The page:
5 Months, 8 Days, 14 Hours……….

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since I lit up and smoked my last¬†cigarette, according to my handy-dandy¬†QuitIt app.¬†If you’re a former smoker, you understand what the last few months of my life have been like.

It’s hard to believe as a 12-year-old, I thought smoking was oh-so-cool. Now, as a woman turning 45 this year, I regret lighting up that first cigarette. Let me clarify: I DID NOT smoke from 12 until 44. I didn’t ¬†join in as a ‘real smoker’ until I was around 15 or 16. My friends did it. My parents were chain smokers. It was a part of my world for as long as I can remember.

Another thing I remember is getting car sick on long road trips with my parents as they smoked. Looking back, I don’t know why they didn’t crack or roll down the windows during those endless miles. My complaints weren’t met with the obvious reaction. Instead, we’d pull into the nearest rest area so I could get somewhat of a break, as they continued to smoke.

I also remember learning in school, ¬†cigarettes would kill my parents. I rectified that situation by throwing away newly purchased cartons of cigarettes. Problem solved, right? Uh no! More like I ended up in trouble. I was worried about my parents but it was still a time where the Marlboro man was cool and smoking was just the thing to do. My parents weren’t concerned with the years worth of damage ¬†smoking was doing to their health. In fact, my mom ended up on an oxygen machine during the last few years of her life. Ironically, the first time I went over to see her and the new oxygen machine, she was sitting in bed smoking!

I will admit, I was the adult smoker, puffing away, warning the younger generation of the perils of the nicotine addiction. One of my most ironic and sad memories relating to smoking is: A good friend of mine, who use to babysit my daughter, was outside, you guessed it, smoking, when I arrived. I did what any good smoker does and lit up a cigarette to join her. Tears streamed down her face as she delivered the bad news: her grandmother had been diagnosed with terminal lung cancer. My heart sank and clenched with pain for my friend and her family, even as we both puffed and puffed away. Despite the news, neither one of us thought, it’s time to quit smoking.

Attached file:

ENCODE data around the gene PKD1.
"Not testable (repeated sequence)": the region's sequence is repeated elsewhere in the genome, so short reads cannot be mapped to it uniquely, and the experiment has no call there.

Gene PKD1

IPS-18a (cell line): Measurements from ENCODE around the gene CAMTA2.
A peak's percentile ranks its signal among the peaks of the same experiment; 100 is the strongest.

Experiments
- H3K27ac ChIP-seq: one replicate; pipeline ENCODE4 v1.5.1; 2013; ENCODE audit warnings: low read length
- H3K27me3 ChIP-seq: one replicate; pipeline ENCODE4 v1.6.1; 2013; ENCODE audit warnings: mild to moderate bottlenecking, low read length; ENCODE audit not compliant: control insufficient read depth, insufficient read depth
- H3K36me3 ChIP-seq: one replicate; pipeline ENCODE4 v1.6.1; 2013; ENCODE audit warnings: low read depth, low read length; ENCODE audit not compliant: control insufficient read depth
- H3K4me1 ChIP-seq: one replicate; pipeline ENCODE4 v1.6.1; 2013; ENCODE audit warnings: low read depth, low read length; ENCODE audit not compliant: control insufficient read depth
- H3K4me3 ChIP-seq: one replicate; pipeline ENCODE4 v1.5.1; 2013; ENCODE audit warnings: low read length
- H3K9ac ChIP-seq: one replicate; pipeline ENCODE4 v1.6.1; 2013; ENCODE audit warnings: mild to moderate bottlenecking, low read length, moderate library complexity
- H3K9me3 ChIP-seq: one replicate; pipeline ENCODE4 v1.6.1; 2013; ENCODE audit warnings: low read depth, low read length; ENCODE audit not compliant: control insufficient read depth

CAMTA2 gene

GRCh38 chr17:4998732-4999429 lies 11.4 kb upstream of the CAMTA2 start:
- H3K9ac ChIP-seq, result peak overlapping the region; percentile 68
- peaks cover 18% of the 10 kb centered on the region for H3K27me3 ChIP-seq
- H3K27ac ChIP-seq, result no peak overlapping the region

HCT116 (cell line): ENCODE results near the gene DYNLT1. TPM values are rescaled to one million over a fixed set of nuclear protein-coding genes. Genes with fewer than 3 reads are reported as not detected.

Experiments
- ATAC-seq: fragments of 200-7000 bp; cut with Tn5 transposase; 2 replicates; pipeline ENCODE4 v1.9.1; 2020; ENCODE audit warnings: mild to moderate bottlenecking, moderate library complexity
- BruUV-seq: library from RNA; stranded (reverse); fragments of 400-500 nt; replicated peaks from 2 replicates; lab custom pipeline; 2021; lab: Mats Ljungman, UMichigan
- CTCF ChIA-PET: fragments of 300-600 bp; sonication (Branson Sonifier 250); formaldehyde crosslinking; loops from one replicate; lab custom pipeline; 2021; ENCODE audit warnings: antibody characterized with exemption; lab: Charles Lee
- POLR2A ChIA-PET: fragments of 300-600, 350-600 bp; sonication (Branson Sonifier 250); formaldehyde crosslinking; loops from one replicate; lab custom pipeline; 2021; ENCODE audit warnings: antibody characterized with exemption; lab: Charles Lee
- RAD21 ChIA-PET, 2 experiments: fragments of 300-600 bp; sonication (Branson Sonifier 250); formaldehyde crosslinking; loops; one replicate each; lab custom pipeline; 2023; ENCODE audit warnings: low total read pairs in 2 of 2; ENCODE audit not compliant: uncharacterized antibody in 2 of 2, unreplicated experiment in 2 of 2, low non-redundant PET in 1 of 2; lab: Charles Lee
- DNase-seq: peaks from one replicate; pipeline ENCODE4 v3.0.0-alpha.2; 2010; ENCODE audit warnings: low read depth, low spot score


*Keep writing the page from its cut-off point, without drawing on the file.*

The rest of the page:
Fast forward a few years. My daughter is in elementary school and has asked me to accompany her class on a field trip to one of our state parks. Sure, why not, I think. It’s Spring, the weather is perfect and I’d never been to this particular park. Yeah, lemme tell you. Little did I know her teacher and the teacher she partnered up with were evidently in training for an¬†Olympic¬†type of marathon! Initially, I did give it a good-hearted attempt to keep up with the teachers-determined-to-whip-me-into-shape. I even made sure to keep the stragglers caught up with us. That’s right, I was the BEAST! For the first five minutes.

Then my smoker’s lungs started kicking in. Sweat glands I didn’t know existed made their presence known. Luckily, I’d established with the teachers from hell ¬†I was in charge of the stragglers, so it became easy to slow it on down and walk their pace. No longer was I encouraging them to keep up, I was begging THEM to s-l-o-w down! I can remember at one point where they gave up on me trying to catch up with them. Not only did we finish the walk in 2.5 miliseconds, we also had to wait another 20 something hours for the other classes to arrive at the meeting point. Okay, okay, so I’m exaggerating just a little.

It was at that point I knew I had to quit smoking. There was no reason for me to be in my 30’s and ready to keel over from what should have been an invigorating walk. My mind was made up and I quit. For over 2 years. At least, in the sense that I didn’t buy cigarettes. I didn’t smoke cigarettes. But I never stopped feigning for cigarettes. It was oh-so easy to start back up. I’ll just smoke when: fill-in-the-blank. And then as I became more comfortable with the different allowances to smoke, I was a full-time smoker again.

Now, I am back into the world of not smoking. Again. After another attempt back in August of last year. I went three weeks before I just had to smoke again. I have been wanting to post about ¬†my non-smoking journey that began a few months ago but honestly, I was afraid that I would have given in again. I am trying, no not trying, I am succeeding at being a non-smoker. The first month really didn’t bother me. It’s been the second month going into the third that had me going absolutely bonkers! It was through a newsletter for people who have quit smoking that I read once you get to the third month and haven’t smoked, your chances for remaining a non-smoker increase tremendously. That is what I held onto for dear life as the days from 2 months into 3 months slowed down drastically.

I’m still struggling with the addiction part at times but not so much that I am willing to taint my non-smoking lips and lungs! The app does tell me how much money I’ve saved as well as how my body is healing. Like most smokers who quit, ¬†I have packed on the pounds. ¬†I can’t even say it’s because food tastes so much better. It’s because I want to SMOKE! The next phase of kicking the habit is to turn my eating habits around. I knew I would gain weight and gave myself a time period to substitute one oral fixation for another. Temporarily, that is! ¬†And so the determination continues into another day I can add to my time of kicking the habit. I’m off into the next journey of kicking the jiggly off my belly!

Any addictions you quit? How many times did it take you? What are some words of advice and encouragement you can give the rest of us?